from The American Heritage® Dictionary of the English Language, 4th Edition
- intransitive v. To move from one place to another.
from Wiktionary, Creative Commons Attribution/Share-Alike License
- v. To move or travel (from one location to another).
from the GNU version of the Collaborative International Dictionary of English
- intransitive v. To change location; move, travel, or proceed.
from The Century Dictionary and Cyclopedia
- To move from one place to another.
- In biology, to effect a change of place: as, a medusa which locomotes toward the light.
from WordNet 3.0 Copyright 2006 by Princeton University. All rights reserved.
- v. change location; move, travel, or proceed, also metaphorically
Uncertain how to identity that particular subset, I parse the group as a mix of money -- both old (Southampton's Meadow Club); and new (Bridgehampton's upstart so there Atlantic Golf Club) -- art world players; the culturati; and women who wear sheaths so tight they locomote with a little shuffle.
But then, when the going gets difficult, as mother says, those coveting advancement must locomote.
After billions of years of evolution, it was inevitable life would acquire the ability to locomote, to hunt and see, to protect itself from competitors.
By walking upright over four million years ago, the earliest hominids were already on an evolutionary track separate from even chimps and gorillas, our nearest genetic cousins, who locomote with a different kind of gait known as knuckle-walking.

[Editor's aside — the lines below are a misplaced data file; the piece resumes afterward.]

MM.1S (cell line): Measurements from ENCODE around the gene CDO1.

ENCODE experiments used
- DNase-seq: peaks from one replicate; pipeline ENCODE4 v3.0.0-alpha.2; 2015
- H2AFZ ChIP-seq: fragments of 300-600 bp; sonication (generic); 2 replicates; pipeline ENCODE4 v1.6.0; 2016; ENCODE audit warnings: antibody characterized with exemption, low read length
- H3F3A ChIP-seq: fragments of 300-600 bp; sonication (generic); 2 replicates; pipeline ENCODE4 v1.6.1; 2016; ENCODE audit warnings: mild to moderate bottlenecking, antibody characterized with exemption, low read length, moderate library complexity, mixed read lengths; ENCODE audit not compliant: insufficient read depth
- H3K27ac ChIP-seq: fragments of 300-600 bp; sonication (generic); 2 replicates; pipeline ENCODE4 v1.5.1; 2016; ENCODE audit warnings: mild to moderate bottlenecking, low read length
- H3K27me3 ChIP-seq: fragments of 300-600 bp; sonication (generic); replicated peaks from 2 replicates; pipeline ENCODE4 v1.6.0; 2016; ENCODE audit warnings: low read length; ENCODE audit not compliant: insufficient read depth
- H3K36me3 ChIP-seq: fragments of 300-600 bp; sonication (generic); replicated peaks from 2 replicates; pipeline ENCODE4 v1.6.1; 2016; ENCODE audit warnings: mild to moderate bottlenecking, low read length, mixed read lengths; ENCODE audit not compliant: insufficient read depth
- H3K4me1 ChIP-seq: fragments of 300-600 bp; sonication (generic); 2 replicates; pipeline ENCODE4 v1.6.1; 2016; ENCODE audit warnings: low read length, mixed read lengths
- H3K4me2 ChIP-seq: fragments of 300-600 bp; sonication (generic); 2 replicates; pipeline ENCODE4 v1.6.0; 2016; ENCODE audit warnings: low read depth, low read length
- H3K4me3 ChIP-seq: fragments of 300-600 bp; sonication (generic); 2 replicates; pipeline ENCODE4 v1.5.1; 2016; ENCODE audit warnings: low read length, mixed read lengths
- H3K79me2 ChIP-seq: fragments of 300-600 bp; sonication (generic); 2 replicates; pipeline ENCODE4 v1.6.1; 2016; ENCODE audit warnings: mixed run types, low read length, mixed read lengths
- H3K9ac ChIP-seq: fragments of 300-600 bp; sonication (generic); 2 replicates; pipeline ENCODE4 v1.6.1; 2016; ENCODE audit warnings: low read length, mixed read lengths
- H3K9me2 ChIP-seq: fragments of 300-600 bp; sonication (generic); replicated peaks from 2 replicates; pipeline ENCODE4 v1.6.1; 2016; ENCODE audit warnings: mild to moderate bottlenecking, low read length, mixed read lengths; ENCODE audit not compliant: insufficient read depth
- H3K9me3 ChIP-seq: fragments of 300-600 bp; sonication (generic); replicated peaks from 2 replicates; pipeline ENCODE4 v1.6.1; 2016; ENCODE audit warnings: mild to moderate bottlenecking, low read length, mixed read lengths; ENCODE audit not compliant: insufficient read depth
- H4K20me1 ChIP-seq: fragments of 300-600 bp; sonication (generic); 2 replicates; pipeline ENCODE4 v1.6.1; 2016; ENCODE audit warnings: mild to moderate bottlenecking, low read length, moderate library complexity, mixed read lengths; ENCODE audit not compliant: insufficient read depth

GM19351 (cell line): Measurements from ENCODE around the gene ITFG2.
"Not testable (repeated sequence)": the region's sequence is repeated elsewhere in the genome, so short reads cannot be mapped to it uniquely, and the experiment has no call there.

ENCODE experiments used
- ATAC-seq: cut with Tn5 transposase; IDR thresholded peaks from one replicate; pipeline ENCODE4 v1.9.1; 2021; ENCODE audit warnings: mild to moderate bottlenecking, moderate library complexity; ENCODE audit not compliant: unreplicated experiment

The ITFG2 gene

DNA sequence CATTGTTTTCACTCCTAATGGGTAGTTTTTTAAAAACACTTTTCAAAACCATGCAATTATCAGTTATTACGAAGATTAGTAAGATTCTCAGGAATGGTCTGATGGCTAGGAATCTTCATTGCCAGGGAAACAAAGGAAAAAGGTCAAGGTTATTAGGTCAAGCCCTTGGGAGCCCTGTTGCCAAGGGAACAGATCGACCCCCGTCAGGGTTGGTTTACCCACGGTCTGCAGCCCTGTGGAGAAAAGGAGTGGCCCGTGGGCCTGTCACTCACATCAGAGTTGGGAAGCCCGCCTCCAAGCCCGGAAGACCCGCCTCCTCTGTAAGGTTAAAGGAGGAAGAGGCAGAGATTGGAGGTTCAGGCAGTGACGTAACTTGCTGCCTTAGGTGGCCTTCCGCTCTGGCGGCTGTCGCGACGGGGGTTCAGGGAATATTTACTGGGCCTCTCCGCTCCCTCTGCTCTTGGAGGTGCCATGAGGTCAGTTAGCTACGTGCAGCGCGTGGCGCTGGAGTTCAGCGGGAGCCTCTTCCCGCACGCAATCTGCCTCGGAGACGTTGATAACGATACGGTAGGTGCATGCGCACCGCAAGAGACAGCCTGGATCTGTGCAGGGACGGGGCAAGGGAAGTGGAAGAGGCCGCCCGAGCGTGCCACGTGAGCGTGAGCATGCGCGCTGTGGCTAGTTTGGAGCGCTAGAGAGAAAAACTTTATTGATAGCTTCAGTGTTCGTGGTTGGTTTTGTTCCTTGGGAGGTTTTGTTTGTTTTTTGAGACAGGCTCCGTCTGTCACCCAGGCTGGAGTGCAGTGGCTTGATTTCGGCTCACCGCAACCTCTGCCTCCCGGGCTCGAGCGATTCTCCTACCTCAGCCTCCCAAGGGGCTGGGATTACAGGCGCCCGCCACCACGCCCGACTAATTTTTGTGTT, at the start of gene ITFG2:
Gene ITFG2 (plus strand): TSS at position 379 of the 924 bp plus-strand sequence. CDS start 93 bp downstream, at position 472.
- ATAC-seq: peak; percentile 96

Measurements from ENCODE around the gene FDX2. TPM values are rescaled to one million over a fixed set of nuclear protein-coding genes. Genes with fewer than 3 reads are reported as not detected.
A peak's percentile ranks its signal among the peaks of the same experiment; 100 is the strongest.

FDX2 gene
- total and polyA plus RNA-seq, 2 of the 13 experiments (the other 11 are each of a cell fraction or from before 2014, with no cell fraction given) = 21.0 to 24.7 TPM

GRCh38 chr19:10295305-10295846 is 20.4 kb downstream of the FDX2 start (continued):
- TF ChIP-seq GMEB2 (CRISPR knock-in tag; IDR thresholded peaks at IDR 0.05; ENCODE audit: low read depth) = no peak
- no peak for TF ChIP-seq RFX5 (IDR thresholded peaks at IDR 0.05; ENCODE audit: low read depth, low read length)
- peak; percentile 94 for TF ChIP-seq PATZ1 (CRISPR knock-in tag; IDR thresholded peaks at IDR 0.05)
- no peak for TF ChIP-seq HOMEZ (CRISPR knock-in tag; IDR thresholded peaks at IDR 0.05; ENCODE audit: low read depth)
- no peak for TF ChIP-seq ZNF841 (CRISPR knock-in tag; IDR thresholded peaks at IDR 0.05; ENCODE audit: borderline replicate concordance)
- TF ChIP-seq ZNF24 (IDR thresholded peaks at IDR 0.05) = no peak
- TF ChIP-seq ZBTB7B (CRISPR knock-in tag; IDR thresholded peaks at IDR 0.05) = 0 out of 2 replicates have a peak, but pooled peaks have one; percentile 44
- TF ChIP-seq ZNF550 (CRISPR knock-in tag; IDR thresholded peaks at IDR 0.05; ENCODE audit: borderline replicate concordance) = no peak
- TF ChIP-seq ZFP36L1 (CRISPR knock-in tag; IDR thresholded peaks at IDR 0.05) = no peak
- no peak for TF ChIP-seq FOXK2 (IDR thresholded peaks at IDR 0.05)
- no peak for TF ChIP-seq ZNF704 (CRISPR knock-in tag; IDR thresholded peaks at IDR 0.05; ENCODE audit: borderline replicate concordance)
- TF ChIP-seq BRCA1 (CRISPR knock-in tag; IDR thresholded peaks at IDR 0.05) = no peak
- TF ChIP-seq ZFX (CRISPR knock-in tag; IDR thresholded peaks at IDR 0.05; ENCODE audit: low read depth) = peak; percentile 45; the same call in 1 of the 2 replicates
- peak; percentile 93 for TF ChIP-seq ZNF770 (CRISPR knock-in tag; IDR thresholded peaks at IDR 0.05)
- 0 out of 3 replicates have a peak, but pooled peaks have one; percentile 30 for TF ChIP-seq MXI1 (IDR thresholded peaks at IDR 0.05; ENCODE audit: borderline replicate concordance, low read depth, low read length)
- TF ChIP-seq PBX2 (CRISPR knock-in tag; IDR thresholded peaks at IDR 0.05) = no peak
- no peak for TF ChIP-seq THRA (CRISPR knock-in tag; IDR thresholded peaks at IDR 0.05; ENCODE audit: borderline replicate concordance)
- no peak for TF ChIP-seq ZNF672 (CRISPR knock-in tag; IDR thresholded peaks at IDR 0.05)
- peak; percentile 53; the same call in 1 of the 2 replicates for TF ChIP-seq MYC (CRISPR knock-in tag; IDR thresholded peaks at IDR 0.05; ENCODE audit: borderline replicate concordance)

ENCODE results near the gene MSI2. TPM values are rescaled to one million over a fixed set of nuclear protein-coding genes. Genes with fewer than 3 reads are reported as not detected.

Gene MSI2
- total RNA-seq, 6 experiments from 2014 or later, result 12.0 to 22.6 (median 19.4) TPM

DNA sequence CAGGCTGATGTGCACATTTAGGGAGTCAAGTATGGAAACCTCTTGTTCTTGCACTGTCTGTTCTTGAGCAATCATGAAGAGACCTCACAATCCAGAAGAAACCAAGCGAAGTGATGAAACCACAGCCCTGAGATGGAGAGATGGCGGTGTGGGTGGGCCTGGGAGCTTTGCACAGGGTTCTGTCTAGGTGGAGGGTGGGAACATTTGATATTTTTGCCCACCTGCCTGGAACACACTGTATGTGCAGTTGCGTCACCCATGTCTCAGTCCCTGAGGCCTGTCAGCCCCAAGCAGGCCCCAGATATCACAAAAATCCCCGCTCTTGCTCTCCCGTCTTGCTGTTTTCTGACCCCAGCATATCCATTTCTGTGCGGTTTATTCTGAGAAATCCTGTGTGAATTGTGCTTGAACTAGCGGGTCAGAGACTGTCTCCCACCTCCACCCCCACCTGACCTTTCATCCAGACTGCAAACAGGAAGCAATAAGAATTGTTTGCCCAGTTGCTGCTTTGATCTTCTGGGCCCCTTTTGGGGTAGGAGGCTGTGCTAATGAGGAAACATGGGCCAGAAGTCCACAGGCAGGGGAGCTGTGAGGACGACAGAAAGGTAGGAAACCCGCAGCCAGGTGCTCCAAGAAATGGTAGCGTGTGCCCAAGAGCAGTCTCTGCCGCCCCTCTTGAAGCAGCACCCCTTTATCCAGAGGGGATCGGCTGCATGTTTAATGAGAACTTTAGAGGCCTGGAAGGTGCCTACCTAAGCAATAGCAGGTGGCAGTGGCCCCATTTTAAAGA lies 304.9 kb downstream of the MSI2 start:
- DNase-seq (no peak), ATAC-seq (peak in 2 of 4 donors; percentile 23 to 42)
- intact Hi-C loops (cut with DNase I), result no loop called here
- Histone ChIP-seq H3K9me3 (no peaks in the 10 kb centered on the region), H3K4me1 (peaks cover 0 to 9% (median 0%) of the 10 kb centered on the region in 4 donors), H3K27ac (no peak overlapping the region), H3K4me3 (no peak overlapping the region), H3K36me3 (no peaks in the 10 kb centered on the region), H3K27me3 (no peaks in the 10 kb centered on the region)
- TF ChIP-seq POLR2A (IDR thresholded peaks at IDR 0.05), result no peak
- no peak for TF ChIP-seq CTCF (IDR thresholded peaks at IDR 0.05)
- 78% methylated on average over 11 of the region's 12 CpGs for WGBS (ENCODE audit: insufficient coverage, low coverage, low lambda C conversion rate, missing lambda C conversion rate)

Hod Lipson of Cornell just showed a robot that learns how to locomote by generating and selecting competing "self models."
There is something incredibly strange about watching a person cling to a vertical wall and locomote across it with thoughtful pauses every now and then to consider the next perch for hand or foot.
Amoebas locomote by shifting cytoplasm inside their bodies to create pseudopods which slowly pull the organisms along.
They can create extensions of their body wall called pseudopodia that help them locomote or capture prey or simply churn up their insides to distribute nutrients.
When the parasite is not attached to its host, it is able to locomote using an inch worm-like motion with the aid of its oral adhesive glands and haptor.
When in the egg stage they are at the mercy of water currents, but once they hatch into miracidium they are able to locomote using cilia.